The abandonment of rural areas and the interruption of intergenerational oral transmission have created a physical, emotional and affective separation from that world of nature, to the extent that young people still living in the countryside have lost wild plants as a cultural referent, as part of the collective imaginary, and they rarely identify them as pleasing and free sources of food, games, rituals or symbolism. Since the middle of the last century, we witnessed a sort of progressive emptying of collective memory concerning what we call childhood ethnobotany: the relationship with plants during childhood and adolescence, a relationship we do not have as adults anymore. And when we manage to rescue the old relationship with plants from the deepest reservoirs of our memory we understand that childhood ethnobotany is already almost gone. Ethnobotany was versatile, included everything from food to games, from hunting tools to musical instruments, from rites of passage to the manufacture of decorations.
Nevertheless, being a stage rather than a permanent situation, very few people have analysed ethnobotanical behaviour. This raises a methodological problem: can childhood ethnobotany be studied with today’s children? Although the answer is no, we can still find informants, that is, paradoxically, ourselves. Our generation was maybe the last ethnobotanically active. And we have to notice, when trying to set these memories in order to pass them on for the future, that they will offer a testimony loaded with emotional components bordering with nostalgia for the loss of an idealized world, childhood.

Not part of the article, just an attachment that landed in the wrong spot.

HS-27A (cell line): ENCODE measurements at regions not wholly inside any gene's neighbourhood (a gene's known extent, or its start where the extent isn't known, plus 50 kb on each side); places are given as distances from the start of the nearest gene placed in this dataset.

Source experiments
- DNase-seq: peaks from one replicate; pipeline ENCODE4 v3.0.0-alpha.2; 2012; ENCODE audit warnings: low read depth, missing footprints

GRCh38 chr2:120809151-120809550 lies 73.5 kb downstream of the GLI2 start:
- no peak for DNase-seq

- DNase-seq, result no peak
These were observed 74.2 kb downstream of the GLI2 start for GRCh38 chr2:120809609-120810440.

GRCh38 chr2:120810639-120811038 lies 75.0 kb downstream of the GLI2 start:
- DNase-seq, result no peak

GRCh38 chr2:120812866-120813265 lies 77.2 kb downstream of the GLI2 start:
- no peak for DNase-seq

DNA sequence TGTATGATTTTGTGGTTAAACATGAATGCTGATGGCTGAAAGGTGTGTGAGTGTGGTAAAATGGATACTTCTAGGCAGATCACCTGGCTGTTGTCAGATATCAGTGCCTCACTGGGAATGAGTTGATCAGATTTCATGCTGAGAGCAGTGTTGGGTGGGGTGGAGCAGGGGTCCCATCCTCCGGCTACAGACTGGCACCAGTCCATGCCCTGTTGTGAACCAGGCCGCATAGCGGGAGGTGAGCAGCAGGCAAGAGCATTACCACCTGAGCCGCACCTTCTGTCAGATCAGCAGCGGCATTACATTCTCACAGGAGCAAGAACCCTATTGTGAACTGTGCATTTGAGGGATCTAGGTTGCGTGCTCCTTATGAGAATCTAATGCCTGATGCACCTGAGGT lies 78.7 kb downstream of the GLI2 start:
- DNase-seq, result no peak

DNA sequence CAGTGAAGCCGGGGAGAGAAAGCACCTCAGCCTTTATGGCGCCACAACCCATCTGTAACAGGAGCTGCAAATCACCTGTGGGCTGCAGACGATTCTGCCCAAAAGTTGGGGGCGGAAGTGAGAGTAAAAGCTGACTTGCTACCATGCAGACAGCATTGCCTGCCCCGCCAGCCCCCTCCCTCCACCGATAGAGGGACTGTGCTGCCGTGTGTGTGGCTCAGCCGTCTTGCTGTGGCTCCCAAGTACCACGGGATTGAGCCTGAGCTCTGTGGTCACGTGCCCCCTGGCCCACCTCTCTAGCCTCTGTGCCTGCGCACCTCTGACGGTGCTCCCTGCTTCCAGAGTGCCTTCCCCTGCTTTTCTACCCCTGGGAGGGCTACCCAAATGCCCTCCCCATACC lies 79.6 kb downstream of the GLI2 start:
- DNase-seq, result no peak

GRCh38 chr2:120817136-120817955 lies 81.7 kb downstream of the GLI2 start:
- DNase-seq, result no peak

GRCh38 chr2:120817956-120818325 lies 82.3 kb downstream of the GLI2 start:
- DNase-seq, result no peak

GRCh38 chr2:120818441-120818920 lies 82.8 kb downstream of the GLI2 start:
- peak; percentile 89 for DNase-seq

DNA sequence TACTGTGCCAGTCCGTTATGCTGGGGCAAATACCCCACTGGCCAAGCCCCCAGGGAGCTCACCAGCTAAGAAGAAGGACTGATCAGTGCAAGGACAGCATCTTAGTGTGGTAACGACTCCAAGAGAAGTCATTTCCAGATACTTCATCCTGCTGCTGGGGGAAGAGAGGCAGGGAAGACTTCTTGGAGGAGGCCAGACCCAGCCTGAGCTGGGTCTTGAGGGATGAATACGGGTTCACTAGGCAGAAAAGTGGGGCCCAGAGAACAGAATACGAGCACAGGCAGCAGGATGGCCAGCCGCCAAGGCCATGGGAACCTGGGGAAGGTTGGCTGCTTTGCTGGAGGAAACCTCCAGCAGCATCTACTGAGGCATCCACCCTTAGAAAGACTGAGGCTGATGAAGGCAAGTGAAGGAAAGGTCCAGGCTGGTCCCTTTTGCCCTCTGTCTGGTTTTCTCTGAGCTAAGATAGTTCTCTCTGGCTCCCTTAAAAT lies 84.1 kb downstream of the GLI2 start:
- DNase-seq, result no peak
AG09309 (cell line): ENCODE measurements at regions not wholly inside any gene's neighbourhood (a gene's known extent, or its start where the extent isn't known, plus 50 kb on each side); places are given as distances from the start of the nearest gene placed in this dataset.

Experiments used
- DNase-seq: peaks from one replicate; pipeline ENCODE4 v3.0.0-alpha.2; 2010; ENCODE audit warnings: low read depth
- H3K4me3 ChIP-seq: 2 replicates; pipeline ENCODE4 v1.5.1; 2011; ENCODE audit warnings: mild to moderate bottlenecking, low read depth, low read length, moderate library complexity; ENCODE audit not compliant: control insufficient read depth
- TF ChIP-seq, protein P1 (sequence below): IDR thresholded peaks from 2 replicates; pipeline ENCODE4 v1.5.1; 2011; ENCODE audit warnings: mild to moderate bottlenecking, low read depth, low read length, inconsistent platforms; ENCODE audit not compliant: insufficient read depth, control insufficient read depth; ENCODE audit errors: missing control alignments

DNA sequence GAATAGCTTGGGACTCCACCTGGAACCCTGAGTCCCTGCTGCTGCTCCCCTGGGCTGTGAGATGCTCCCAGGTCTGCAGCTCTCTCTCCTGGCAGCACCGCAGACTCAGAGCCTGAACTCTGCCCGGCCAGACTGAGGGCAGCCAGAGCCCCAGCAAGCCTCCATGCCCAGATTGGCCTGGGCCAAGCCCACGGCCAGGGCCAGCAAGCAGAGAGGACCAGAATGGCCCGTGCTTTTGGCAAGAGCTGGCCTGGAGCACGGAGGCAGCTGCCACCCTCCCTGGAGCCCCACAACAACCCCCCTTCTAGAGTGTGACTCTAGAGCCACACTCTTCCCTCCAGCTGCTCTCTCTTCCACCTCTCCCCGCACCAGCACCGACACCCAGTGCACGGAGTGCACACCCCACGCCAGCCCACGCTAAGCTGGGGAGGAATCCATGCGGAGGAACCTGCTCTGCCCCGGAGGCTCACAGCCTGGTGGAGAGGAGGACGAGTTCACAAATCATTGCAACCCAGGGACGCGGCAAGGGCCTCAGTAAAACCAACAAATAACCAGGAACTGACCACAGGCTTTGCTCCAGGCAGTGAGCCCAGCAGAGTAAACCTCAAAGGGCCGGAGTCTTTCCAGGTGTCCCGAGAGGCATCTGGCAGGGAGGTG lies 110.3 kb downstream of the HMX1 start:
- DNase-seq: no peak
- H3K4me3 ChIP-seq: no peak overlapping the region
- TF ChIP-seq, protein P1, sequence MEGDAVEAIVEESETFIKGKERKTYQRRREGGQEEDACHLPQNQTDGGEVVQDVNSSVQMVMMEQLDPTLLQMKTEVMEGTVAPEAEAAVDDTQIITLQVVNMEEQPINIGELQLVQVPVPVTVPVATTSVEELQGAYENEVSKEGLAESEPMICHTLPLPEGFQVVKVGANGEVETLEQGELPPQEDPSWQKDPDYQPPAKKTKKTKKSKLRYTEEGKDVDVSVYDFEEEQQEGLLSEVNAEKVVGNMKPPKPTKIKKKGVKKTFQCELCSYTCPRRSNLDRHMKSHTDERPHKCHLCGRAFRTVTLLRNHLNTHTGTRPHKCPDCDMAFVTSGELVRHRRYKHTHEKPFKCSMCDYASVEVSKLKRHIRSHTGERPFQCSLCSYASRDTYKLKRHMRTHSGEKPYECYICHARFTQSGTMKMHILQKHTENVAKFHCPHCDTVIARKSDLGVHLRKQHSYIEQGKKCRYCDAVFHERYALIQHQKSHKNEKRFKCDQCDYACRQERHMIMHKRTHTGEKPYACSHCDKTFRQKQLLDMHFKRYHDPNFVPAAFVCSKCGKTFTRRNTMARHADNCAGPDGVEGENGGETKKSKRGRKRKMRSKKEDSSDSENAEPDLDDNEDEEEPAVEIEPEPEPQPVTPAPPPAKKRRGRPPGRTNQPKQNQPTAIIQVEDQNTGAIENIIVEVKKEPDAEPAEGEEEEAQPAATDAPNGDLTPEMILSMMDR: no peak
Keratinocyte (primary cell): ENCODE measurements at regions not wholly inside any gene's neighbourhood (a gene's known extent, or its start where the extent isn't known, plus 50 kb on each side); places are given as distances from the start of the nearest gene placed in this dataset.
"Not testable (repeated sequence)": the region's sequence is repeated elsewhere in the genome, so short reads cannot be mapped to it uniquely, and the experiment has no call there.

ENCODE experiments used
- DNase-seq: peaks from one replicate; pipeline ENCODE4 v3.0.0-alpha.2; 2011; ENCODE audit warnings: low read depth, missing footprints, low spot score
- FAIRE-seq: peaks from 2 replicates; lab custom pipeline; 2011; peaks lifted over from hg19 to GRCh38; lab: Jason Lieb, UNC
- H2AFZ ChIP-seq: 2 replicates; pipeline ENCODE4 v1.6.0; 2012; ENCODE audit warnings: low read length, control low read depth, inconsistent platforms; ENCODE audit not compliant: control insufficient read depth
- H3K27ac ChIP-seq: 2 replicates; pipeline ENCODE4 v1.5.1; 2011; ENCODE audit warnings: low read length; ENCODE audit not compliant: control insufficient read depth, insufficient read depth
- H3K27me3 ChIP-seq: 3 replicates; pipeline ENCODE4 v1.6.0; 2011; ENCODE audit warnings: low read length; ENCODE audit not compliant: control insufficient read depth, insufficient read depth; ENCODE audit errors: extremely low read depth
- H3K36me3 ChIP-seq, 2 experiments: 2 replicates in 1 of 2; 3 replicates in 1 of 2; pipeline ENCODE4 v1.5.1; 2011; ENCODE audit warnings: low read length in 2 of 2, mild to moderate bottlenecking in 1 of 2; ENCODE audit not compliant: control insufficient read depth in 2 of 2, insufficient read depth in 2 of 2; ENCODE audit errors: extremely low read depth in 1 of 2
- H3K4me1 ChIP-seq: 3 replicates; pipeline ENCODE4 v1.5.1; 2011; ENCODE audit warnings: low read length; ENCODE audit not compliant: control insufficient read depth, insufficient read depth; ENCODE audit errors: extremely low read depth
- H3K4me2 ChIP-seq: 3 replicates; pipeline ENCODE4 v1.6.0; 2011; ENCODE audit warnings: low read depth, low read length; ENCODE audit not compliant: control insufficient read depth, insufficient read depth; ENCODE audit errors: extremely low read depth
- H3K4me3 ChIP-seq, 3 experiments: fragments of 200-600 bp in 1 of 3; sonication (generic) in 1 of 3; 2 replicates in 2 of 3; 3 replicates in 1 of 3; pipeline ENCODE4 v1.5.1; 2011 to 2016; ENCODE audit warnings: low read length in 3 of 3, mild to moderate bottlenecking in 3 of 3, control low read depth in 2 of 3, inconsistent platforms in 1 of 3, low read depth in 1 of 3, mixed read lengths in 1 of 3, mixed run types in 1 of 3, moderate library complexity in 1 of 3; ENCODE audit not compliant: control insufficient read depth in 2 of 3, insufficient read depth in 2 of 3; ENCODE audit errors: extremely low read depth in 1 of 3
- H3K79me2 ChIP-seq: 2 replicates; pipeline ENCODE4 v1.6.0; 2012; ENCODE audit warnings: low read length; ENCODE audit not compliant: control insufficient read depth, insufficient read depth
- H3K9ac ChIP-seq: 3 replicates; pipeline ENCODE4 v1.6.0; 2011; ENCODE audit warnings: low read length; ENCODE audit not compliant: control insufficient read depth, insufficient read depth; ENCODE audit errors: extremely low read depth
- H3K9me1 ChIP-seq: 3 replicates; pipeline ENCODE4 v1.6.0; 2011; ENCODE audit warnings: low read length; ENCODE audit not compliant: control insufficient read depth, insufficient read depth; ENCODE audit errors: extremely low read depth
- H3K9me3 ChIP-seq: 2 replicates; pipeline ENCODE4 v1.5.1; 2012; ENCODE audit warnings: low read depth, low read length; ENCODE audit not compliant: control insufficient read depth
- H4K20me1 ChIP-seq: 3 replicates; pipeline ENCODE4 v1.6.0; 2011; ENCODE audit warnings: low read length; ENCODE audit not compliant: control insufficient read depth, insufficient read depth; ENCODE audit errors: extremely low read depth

On childhood delicacies
In the Western European world of the past thirty years, food needs have been met for every stage in life. Besides, food is conveniently selected, controlled, packaged, labelled and pleasantly presented. But it has not always been so. In the past there were frequent cases of hardship to the point of starvation, and the relationship with wild plants reached significance for adults and, even more, for children, in rural areas.
In fact, children have tried everything that is susceptible to be eaten, licked, chewed, sucked or gobbled. One way or another, the sharp eye of a hungry child, the precise fingers of boy who needs dietary supplements, the greedy jaws, eager of action, or the bold thoughtlessness, encouraged by the rumble of their gut, leading them to find resources in the plant world whose energy balance would not be advisable for adults. Moving a large body for a few grams of the pulp of a small or inaccessible fruit can be inefficient and represents a prohibitive energy expenditure; conversely, the same fruit can provide enough power to a small and growing body that needs also a broader variety of components than the so often boring adult diet.
«Since the middle of the last century, we witnessed a sort of progressive emptying of collective memory concerning what we call childhood ethnobotany: the relationship with plants during childhood and adolescence»